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The view from financial experts abroad is that the dollar, currently near its weakest level in three years, will stay weak, holding on to much of its 2020 decline.

The ICE U.S. Dollar Index, which measures the greenback against a basket of currencies, fell more than 6% in 2020, marking its worst performance in three years. That left the dollar hovering near its lowest level since April 2018.

Expectations for the dollar have been clouded in recent weeks by political turmoil in Washington, D.C., and a worsening economic outlook. The crisis precipitated by the mob attack on the U.S. Capitol inspired some safe-haven buying of dollars in international markets. Elevated coronavirus-infection levels, despite the rollout of vaccines, meanwhile, threaten to subdue an already faltering economic recovery both in the U.S. and abroad, which also suggests downward pressure on the dollar.

At the same time, investors expect that a proposed $1.9 trillion Covid-19 relief plan from President-elect Joe Biden will either weaken the dollar or limit any near-term future appreciation as the infusion of cash to businesses and households increases supply. Such an infusion could lend to dollar appreciation over the medium to long term because it will boost U.S. economic growth relative to other countries, but it is likely to work against the dollar in the short term because of the supply issue.

“A currency market isn’t different from any other market," says William Dinning, chief investment officer of U.K. fund manager Waverton Asset Management. “If there’s a lot of potatoes available, it’s going to be cheaper. If there’s a lot of dollars available, it’s going to be weak."

Investors are overwhelmingly betting the dollar will fall further, according to positioning data compiled by RBC Capital Markets. Recent dollar weakness has encouraged investors to buy assets priced in emerging-markets currencies that stand to appreciate further from their 2020 lows.

To benefit from the dollar’s weakness, Mark Haefele, chief investment officer at UBS Global Wealth Management in Zurich, has been increasing clients’ exposure to high-yielding currencies such as the Russian ruble and Indian rupee.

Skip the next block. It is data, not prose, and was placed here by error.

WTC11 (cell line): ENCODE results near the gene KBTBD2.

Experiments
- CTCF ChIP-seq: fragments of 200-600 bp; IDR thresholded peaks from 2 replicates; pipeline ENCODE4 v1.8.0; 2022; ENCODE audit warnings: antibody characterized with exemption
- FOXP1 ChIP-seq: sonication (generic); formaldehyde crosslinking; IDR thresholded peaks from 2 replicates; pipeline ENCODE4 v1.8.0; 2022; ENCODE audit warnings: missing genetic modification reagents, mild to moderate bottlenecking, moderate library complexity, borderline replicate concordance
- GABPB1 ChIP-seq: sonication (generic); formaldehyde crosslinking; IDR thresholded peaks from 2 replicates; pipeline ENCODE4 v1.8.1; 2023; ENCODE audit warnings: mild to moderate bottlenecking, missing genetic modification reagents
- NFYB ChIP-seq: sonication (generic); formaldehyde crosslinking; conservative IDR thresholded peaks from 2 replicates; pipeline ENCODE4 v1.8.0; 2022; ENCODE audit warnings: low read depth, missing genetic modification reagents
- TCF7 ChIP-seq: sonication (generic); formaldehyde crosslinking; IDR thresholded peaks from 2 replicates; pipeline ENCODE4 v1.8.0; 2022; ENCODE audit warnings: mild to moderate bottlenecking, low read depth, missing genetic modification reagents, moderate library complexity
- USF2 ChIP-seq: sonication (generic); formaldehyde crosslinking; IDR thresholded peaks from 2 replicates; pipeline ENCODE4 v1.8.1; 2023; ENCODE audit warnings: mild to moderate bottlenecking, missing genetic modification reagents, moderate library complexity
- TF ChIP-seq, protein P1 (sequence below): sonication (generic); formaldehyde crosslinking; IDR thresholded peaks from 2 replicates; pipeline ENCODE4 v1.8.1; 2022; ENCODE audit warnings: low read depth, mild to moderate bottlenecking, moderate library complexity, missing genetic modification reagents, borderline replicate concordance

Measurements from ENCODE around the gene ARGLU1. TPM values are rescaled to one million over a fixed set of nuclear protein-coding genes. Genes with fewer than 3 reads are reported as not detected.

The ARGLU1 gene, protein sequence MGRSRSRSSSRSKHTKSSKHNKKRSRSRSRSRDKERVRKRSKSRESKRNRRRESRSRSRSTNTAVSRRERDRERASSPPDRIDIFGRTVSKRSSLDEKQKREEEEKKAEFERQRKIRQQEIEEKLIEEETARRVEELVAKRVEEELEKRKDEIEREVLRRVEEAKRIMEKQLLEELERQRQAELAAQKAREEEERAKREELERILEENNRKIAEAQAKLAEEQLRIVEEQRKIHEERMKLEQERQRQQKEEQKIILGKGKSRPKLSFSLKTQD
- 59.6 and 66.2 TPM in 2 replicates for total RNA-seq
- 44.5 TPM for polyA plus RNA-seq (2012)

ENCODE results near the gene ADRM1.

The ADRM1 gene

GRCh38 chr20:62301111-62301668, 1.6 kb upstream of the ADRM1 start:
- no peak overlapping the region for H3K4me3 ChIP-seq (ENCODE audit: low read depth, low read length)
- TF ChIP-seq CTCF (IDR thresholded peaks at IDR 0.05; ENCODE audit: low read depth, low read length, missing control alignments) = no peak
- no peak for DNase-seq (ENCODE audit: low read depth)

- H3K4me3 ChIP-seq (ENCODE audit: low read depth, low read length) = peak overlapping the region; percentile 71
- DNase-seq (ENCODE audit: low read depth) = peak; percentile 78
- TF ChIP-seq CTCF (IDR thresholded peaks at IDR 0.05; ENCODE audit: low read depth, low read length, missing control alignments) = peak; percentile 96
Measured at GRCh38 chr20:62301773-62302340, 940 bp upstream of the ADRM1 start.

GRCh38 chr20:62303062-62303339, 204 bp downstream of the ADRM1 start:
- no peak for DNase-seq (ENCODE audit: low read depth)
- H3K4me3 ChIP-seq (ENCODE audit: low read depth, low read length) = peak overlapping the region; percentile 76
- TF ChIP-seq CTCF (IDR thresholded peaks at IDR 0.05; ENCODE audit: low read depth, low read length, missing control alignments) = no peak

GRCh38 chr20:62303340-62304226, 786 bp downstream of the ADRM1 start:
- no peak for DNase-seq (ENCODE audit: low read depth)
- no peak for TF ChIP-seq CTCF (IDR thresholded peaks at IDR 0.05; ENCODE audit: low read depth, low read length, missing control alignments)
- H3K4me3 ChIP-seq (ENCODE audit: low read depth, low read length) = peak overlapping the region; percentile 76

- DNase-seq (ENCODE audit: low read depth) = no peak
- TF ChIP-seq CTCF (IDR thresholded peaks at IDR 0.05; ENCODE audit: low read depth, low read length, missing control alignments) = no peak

But some investors are starting to wonder how much further the dollar can weaken. So far this year, the ICE U.S. Dollar Index has risen 0.9%.

Francesca Fornasari, head of currency solutions at London-based Insight Investment, says she believes the dollar could become more attractive than other currencies as high Covid-19 infections in much of the world weigh on the global recovery. Ms. Fornasari has pared some of her bets on the dollar’s weakness in recent weeks.

While she thinks that Asian currencies like the Chinese yuan will continue to gain in relation to the dollar, Ms. Fornasari says she has struggled to find other currencies that have the potential to appreciate against the dollar. “We’re running out of things we like on the other side, which is usually an indication that the dollar negative view is winding down," she says.

Currencies are affected by a variety of factors that influence capital flows, such as trade and investment flows, interest rates, and relative growth and inflation. When the U.S. economy is strengthening it generally attracts inflows into the bond and stock markets from abroad, creating demand for dollars. At the same time, as markets have experienced recently, when the global economy recovers, the dollar tends to weaken as investors search out riskier investments abroad.

If the dollar continues to weaken, that tends to carry benefits for investors abroad who buy U.S. stocks and bonds. It can make the assets less expensive than they were previously.

Seema Shah, London-based chief strategist at Principal Global Advisors, is among those investment pros who think the dollar will continue to weaken due in part to the expected additional fiscal stimulus. For overseas investors, she says, it “adds more credence to the argument that this should be a pretty good year for U.S. stocks."

One counterargument to continued dollar weakness says that the dollar could find support from overseas purchases of new debt that the U.S. government is expected to issue to fund additional stimulus. For global fixed-income investors, the current yield on 10-year Treasurys above 1% compares well with subzero rates on large deposits in much of Europe and Japan.

A much bigger boost for the dollar, of course, would be a strong rebound in the U.S. economy. Once Covid-19 is brought under control, and such signals as new hiring and rising consumer confidence are seen, it could prompt the Federal Reserve to accelerate its timeline for raising interest rates, which could make U.S. bonds even more attractive in coming years. A rate increase would also increase the rate investors are paid to hold dollar assets, making the greenback more attractive and supporting a higher climb.

For now, many investors have sold some U.S. stockholdings and deployed spare cash to buying stocks denominated in euros, British pounds and Chinese yuan. While U.S. stock indexes are heavily weighted to tech, cheaper overseas markets that have more financials and manufacturing stocks have drawn inflows.

Given the improving U.S. economic outlook, meanwhile, most money managers overseas have no plans to exit American markets. Many are also planning to hold on to U.S. technology stocks that have performed well throughout the pandemic and offer a source of safety to investors.

“From a foreign investors’ perspective, it pays to be in the U.S.," says Jonathan Petersen, markets economist at Capital Economics.

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